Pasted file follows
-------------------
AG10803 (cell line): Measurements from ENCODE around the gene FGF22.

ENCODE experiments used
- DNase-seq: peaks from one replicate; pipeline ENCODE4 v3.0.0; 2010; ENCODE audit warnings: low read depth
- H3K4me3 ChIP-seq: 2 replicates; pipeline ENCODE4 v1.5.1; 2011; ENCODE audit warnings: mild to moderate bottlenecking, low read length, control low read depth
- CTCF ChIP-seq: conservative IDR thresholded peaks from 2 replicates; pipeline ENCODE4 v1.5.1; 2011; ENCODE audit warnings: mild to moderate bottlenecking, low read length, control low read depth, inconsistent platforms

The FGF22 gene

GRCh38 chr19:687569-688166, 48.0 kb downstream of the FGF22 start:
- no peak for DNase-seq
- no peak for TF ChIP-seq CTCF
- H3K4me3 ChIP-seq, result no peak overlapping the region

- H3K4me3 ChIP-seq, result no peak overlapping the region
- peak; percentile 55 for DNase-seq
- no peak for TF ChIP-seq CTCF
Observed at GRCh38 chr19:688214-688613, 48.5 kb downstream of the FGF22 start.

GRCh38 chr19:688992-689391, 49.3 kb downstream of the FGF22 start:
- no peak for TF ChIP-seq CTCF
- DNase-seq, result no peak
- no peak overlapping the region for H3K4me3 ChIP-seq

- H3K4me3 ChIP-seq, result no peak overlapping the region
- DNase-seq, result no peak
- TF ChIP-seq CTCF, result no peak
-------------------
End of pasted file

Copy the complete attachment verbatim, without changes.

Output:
AG10803 (cell line): Measurements from ENCODE around the gene FGF22.

ENCODE experiments used
- DNase-seq: peaks from one replicate; pipeline ENCODE4 v3.0.0; 2010; ENCODE audit warnings: low read depth
- H3K4me3 ChIP-seq: 2 replicates; pipeline ENCODE4 v1.5.1; 2011; ENCODE audit warnings: mild to moderate bottlenecking, low read length, control low read depth
- CTCF ChIP-seq: conservative IDR thresholded peaks from 2 replicates; pipeline ENCODE4 v1.5.1; 2011; ENCODE audit warnings: mild to moderate bottlenecking, low read length, control low read depth, inconsistent platforms

The FGF22 gene

GRCh38 chr19:687569-688166, 48.0 kb downstream of the FGF22 start:
- no peak for DNase-seq
- no peak for TF ChIP-seq CTCF
- H3K4me3 ChIP-seq, result no peak overlapping the region

- H3K4me3 ChIP-seq, result no peak overlapping the region
- peak; percentile 55 for DNase-seq
- no peak for TF ChIP-seq CTCF
Observed at GRCh38 chr19:688214-688613, 48.5 kb downstream of the FGF22 start.

GRCh38 chr19:688992-689391, 49.3 kb downstream of the FGF22 start:
- no peak for TF ChIP-seq CTCF
- DNase-seq, result no peak
- no peak overlapping the region for H3K4me3 ChIP-seq

- H3K4me3 ChIP-seq, result no peak overlapping the region
- DNase-seq, result no peak
- TF ChIP-seq CTCF, result no peak